I told him that when I needed to reach him, I would be sending a signal that I wanted him to call me. “We’ll use the Denver Craigslist, the lost-and-found section. I’ll put up an ad saying I’ve lost a black North Face jacket. That will be the signal for you to contact me. Keep checking Craigslist. When you see that, you’ll know I’m ready to meet.”

To make sure Oleg understood, I gave him a Craigslist cheat sheet, a step-by-step explanation of where to look and what to look for. He seemed to think he could follow that.

Before we said goodbye, Oleg told me he was going home to Russia for the holidays. “But,” he added cheerfully, “I look forward to seeing you in the New Year.”

He left the diner with a bounce in his step.

* * *

In late January, I put a message on Craigslist Denver, saying I’d lost a black North Face jacket and I was offering a reward. For a couple of days, I heard nothing. Then Oleg called.

When my cell phone rang, Ava and I and several friends were having dinner at a popular restaurant underneath the West Side Highway called Dinosaur Bar-B-Que. Oleg was calling from a 718 number I didn’t recognize. I had a feeling it might be him, so I answered.

“I saw the message on the Internet, but I can’t meet you,” he said.

It was loud in the restaurant. I couldn’t hear everything he said. I asked him to hold a second and walked to a spot that was a little quieter, but it was still hard to hear.

“I am sorry,” he said. “It is not possible. I will be calling you again when I can meet.”

What could I do? I said “okay” and then “goodbye.” But I was not happy at all. I thought I’d made it clear that any attempt on my part to reach him meant I was operating within a small window of opportunity. I’d stressed the urgency several times. And Oleg was blowing me off? Not cool.

Before I returned to the table, I went out to the sidewalk where I could hear, and I called the 718 number. Oleg didn’t answer. Instead, I found myself speaking to a different man with a strong Russian accent. Make that trying to speak. It was a short phone call.

I asked for Oleg. The man knew enough English to respond, “He left.”

When I thought about it later, I concluded that the whole idea of my being able to summon Oleg must have been deeply troubling for the Russians. It gave Oleg no time to alert his bosses in Moscow. It gave them no time to prepare Oleg to meet with me. No time for them to decide how far he could go. No time for whatever their pre-meeting protocols were. If I started calling audibles, I’d be taking away any advantage they thought they had.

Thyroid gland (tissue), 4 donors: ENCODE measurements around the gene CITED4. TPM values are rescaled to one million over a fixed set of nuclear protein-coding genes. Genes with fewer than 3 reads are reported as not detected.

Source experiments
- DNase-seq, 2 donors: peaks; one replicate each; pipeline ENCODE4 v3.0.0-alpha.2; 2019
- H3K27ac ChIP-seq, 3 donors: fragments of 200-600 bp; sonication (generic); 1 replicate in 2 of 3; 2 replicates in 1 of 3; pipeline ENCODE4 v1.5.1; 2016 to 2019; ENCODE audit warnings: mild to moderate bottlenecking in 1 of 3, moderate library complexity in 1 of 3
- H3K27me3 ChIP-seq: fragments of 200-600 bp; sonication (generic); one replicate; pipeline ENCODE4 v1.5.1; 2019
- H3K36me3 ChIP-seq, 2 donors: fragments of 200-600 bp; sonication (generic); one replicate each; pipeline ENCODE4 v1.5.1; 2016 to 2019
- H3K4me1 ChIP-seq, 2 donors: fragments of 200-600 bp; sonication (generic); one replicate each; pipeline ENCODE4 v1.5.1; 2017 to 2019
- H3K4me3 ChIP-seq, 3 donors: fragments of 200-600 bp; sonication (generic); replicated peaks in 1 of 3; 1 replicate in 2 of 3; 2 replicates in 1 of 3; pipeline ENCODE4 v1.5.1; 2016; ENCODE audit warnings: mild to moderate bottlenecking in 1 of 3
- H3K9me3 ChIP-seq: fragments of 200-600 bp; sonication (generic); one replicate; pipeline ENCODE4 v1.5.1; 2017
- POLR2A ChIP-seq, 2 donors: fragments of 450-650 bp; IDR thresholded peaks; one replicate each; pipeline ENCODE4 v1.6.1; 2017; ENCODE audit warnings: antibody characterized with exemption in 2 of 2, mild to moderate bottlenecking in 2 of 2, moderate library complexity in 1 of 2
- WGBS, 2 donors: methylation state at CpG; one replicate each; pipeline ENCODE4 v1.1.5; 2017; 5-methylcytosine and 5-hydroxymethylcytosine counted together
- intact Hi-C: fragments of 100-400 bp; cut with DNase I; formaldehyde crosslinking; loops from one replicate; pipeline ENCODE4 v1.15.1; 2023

Much as I hated it, we were back to snap, jump, meet.

* * *

You do this kind of work long enough, you go a little crazy. That’s what I was finding, anyway. It’s a fact of the double-agent life.

I couldn’t tell anyone what I was up to. I certainly couldn’t expect my friends to keep a secret as juicy as this. By the time I blabbed anything about my secret life to the second and third person, 33—and then 333 more—people would also know. And one of them would surely have a Russian friend.

I told exactly one person about my counterespionage activities. Ava. Even my parents I kept mainly in the dark. They didn’t ask much, and I didn’t say much. From time to time, they asked in the vaguest terms: “Everything okay at the office?” or sometimes “Still hearing from the Russians?” I answered with similar vagueness: “All good.” “Same as usual.” “You know the Russians.” That seemed to satisfy everyone.

But thank God for Ava. She was my outlet, my confidante, the one person I could discuss my fears and frustrations with. As close as I’d grown to Ted and Terry, we mostly talked about tactical and operational matters. We were always jockeying for position, struggling for operational control. Neither party would admit a weakness to the other, that’s for sure. Ava was the only one I could do that with. I always knew I could trust her. But as important as she was to me when it came to admitting doubts or fears, she was also the only one I could afford to be open with about how exciting it was, how proud I was. There were more than a few times when I just wanted to stand up and scream out loud, “Here I am! Look at me! I’m a total fuckin’ amazing espionage badass!” I wanted badly to make a public pronouncement of some sort, roll down the window of my ’vette, and shout it out for the world to hear.

Instead, I got a tattoo.

I felt like I had to do something to prove this whole double-agent thing existed—prove it to myself most of all. Something actual. Something physical. Something undeniably real. Something that connected me to this long, secret journey I was on. It wasn’t like I was going to keep a coffee-table scrapbook of my secret meetings with Oleg or the FBI. It would all be over one day, and what proof would I have?